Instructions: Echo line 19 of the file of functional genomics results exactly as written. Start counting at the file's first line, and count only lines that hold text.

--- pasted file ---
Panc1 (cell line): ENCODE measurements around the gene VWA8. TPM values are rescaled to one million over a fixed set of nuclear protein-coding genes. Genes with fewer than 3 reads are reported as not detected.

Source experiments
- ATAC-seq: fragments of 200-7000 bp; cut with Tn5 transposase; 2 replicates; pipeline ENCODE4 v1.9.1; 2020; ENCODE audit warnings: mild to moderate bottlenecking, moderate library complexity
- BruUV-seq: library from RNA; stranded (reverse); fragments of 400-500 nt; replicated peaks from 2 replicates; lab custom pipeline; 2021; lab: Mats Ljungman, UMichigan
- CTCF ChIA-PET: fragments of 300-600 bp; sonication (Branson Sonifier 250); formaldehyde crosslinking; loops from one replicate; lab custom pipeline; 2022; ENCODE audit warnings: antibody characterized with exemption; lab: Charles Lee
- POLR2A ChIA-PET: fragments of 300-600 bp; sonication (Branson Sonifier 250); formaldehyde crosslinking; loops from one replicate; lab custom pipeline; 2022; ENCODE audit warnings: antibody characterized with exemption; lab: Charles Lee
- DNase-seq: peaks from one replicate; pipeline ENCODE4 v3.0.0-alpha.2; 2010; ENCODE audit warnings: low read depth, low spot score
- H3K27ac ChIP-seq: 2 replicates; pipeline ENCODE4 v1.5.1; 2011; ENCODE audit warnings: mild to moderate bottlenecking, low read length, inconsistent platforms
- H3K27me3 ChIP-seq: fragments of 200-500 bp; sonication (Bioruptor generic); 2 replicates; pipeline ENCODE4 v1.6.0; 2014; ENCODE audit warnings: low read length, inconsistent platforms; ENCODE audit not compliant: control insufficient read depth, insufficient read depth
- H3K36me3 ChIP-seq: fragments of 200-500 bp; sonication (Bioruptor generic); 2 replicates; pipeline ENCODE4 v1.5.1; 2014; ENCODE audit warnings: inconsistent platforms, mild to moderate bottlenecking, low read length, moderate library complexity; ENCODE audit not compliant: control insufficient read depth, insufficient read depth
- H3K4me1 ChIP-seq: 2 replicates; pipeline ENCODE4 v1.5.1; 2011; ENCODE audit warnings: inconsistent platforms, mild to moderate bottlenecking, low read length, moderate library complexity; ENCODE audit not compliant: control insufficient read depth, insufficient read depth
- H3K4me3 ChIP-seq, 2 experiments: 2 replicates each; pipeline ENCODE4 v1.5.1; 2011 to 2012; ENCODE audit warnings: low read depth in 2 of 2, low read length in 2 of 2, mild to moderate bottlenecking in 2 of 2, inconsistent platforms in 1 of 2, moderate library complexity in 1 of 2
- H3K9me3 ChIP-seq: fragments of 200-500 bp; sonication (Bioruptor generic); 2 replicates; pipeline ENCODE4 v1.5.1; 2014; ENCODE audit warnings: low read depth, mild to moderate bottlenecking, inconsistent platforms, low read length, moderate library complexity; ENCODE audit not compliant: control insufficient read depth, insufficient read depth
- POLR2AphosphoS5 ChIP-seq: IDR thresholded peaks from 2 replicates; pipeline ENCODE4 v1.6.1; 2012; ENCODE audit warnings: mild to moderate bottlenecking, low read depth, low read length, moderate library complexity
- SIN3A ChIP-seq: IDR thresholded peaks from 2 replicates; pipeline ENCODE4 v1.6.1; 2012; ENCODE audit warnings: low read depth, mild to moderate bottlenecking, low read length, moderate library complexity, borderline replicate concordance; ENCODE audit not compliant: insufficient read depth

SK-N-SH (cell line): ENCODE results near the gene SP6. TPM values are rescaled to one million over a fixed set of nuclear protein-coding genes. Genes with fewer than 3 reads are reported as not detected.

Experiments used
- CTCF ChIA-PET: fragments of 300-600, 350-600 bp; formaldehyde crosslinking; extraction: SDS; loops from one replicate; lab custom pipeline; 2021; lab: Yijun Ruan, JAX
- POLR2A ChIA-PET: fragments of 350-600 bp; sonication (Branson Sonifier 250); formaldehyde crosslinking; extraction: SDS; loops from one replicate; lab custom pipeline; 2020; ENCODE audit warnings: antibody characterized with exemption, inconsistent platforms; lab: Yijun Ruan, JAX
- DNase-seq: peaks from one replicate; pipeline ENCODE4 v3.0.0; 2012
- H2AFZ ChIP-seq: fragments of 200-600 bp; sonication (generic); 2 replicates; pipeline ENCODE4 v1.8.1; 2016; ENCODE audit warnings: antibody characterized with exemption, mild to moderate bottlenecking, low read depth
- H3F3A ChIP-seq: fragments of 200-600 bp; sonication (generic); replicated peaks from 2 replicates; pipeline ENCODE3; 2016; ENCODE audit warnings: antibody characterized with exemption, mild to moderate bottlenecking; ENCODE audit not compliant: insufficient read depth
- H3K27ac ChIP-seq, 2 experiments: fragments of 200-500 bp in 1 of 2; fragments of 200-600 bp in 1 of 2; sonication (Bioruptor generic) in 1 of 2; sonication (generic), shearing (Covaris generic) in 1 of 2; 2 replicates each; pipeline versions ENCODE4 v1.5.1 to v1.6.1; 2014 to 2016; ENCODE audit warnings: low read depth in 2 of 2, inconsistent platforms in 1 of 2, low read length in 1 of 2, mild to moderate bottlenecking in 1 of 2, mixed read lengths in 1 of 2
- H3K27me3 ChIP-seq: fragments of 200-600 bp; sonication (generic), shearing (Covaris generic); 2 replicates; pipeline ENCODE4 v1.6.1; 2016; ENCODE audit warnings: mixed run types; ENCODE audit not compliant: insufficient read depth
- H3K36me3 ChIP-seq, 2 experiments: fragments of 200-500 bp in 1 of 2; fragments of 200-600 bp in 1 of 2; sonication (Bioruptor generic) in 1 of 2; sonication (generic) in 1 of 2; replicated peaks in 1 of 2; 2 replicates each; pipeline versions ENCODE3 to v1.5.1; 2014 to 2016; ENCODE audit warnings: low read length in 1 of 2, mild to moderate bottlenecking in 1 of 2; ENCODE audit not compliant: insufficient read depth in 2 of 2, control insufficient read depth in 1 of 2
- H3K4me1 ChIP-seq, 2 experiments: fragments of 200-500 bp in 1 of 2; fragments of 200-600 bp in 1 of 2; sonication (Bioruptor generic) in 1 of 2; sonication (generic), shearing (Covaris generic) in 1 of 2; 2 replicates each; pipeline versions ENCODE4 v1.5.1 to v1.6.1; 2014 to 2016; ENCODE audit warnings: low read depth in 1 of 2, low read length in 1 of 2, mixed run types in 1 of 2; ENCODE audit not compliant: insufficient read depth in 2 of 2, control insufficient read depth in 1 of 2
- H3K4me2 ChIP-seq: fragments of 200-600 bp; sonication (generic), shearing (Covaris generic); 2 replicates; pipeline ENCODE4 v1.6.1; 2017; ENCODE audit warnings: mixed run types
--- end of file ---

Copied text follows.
- POLR2A ChIA-PET: fragments of 350-600 bp; sonication (Branson Sonifier 250); formaldehyde crosslinking; extraction: SDS; loops from one replicate; lab custom pipeline; 2020; ENCODE audit warnings: antibody characterized with exemption, inconsistent platforms; lab: Yijun Ruan, JAX